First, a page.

Operation Jumbo Art
Durian, songtaews, exotic jungles, blossoming flowers, coconuts…these are just a handful of nearly 1,400 designs painted onto resin elephants being sold all over the world.
You can spot them all over Chiang Mai; a bright pink elephant sitting by the bank of the Ping River, a dizzying-patterned elephant standing guard outside a shop, a cute Akha elephant on its hind legs in your favourite restaurant. All of these elephants are products of an exciting social enterprise, Elephant Parade.
Elephant Parade will soon celebrate its 10th anniversary with a grand parade of more than 50 life-size baby elephants right here where it all started, in Chiang Mai.
Ten years ago, Dutch Marc Spits visited the elephant hospital in Lampang and was moved to action when he saw a baby elephant called Mosha, its leg blown off by a landmine.
Wanting to not just help Mosha, but find a way to continue to help support more elephants all over Asia, he came up with the unique concept that is now the Elephant Parade. Marc Spits has since retired, and his son Mike Spits has turned his father’s Chiang Mai-based concept into a global cause celebre.
Prototypes of resin elephants were designed and local artists asked to paint onto them. Once approved, more artists painted replicas for sale, giving opportunities as well as a global platform for Chiang Mai artists. Soon interest spread and Elephant Parade began to invite artists and celebrities to design elephants, with local Chiang Mai artists replicating them onto large sized elephants to be auctioned off. Some of the proceeds go directly to the designer, while 20% of all profits go towards three elephant conservation foundations Elephant Parade has chosen to support; the Friends of the Asian Elephant, The Naka Foundation and the UK’s Elephant Family Foundation.
Over the years Sir Richard Branson (twice), Katie Perry, Tony Jaa, Tommy Hilfiger, Ferrari, Isaac Mizrahi, Khloe Kardasian, Goldie Hawn, Paul Smith, Ricky Gervais, Cindy Bishop, Elizabeth Hurley and many other international artists and celebrities have designed elephants for the Elephant Parade, with the most successful elephant having been auctioned off for elephant conservation funds during a Californian parade for 150,000 euros.
The parades themselves have been held in Amsterdam, London, Milan, Hong Kong, Bangkok, Singapore and numerous other cities around the world. For each event, Elephant Parade will find a local partner to work with, shipping anywhere up to 120 elephants from its factory here in Chiang Mai.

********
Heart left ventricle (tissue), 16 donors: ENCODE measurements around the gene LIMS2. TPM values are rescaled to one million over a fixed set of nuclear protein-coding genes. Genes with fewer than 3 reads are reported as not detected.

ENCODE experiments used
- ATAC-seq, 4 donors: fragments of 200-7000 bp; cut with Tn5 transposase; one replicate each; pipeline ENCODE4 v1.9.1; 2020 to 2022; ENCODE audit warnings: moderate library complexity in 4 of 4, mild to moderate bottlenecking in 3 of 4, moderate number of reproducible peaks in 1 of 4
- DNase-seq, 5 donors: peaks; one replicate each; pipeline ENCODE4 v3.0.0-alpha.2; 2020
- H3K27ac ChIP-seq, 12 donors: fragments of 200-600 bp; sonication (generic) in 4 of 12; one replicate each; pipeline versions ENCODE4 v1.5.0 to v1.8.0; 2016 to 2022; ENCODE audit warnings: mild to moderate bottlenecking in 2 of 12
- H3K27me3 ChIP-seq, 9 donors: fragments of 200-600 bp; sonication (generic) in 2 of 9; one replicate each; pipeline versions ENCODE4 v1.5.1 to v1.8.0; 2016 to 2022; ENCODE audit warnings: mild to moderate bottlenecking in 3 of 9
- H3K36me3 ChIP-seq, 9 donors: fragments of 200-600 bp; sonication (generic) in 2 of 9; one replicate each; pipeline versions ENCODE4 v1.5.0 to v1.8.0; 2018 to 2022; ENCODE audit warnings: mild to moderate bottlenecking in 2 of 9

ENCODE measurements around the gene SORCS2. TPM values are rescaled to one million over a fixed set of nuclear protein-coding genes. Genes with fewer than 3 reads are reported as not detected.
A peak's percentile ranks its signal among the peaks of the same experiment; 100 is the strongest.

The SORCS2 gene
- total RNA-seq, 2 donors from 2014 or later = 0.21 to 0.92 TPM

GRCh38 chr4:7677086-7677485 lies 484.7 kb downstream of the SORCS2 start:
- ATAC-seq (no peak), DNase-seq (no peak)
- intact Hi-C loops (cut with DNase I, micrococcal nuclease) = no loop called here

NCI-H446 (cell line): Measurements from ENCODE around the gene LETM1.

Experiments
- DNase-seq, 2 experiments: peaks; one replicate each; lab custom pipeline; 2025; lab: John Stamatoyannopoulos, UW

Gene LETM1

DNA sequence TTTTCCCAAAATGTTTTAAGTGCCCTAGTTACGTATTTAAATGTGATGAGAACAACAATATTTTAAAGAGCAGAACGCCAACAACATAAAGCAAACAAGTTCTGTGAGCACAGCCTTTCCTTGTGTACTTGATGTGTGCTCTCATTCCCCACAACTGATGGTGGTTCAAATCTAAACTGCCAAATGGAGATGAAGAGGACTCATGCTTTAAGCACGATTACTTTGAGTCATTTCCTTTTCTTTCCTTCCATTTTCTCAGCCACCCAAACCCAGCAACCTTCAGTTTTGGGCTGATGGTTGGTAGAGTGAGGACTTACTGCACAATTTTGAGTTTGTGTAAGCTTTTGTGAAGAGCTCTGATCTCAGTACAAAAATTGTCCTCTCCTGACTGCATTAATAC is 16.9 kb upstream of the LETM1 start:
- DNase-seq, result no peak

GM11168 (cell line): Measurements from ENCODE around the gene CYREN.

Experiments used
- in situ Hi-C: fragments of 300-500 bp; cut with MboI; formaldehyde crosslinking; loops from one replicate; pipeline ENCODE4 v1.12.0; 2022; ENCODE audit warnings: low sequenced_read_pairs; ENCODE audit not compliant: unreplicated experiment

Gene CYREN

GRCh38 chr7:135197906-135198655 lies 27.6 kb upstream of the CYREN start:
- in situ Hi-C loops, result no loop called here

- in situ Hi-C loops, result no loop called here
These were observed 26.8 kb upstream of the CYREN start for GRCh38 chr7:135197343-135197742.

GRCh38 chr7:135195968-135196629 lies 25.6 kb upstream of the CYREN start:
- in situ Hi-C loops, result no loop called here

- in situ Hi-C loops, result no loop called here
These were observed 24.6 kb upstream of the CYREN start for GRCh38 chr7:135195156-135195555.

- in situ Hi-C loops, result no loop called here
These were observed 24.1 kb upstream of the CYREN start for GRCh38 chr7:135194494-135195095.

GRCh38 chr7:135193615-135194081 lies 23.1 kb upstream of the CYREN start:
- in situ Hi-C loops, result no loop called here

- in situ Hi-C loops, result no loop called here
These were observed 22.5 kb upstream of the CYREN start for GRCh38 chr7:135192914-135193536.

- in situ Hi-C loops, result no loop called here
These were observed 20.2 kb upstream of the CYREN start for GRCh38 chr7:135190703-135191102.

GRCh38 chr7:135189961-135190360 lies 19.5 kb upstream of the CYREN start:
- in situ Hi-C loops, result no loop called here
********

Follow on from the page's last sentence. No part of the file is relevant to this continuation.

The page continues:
The parades generate a significant amount of awareness about the plight of elephants and are always extremely well attended. The recent parade held at Siam Paragon, where a herd of 88 colourful elephants were showcased for several weeks to celebrate the King’s 88th birthday, saw the Bangkok shopping mall being the most visited location in Thailand on social media for the duration of the exhibition.
In spite of its global reach and Dutch founders, Elephant Parade is a Chiang Mai business. It employs 42 permanent staff in its home near Meechoke, and an artist pool of over 400 in and around Chiang Mai working on replicating elephants painted by guest and celebrity artists.
“It has been ten fantastic years,” Spits told Citylife. “We have taken the story of Mosha and elephant conservation around the world, been featured in the best publications, had our elephants photographed with Prince William and Kate Middleton, and donated over 4 million euros to foundations to further the cause of elephant conservations. We have showcased well over 1,000 artists and our elephants have paraded all over the world. It is time for us to come home. This year we will hold a Chiang Mai Elephant Parade between 9th December 2016 and 15th January 2017. We will make this event a city-wide event and you will see our elephants all over Chiang Mai. Many local personalities and artists have been invited to design an elephant and we can’t wait to reveal to the public exciting new designs along with our iconic popular ones.”
Leading up to the end of the year event will be numerous activities and workshops. Art students will be invited to send in their design, with the winner’s design being featured in the parade. There will be a publication freely distributed which will include routes to view all featured elephants with prizes to win.
This remarkable business has grown at an astonishing rate. It is a business, but one with a conscience as well as a creative and artistic flair. Its designs range from fun to poignant, iconic to intriguing, abstract to archetypical. Whatever your tastes, there is an elephant out there for you. And if you can’t find one to suit your taste then there’s always the option to create your own design with their artbox packs.
Visit Elephant Parade House or store on Nimmanhaemin Road, or go to the Elephant Parade Facebook page for daily updates of designs, activities as well as information on the upcoming Chiang Mai Parade.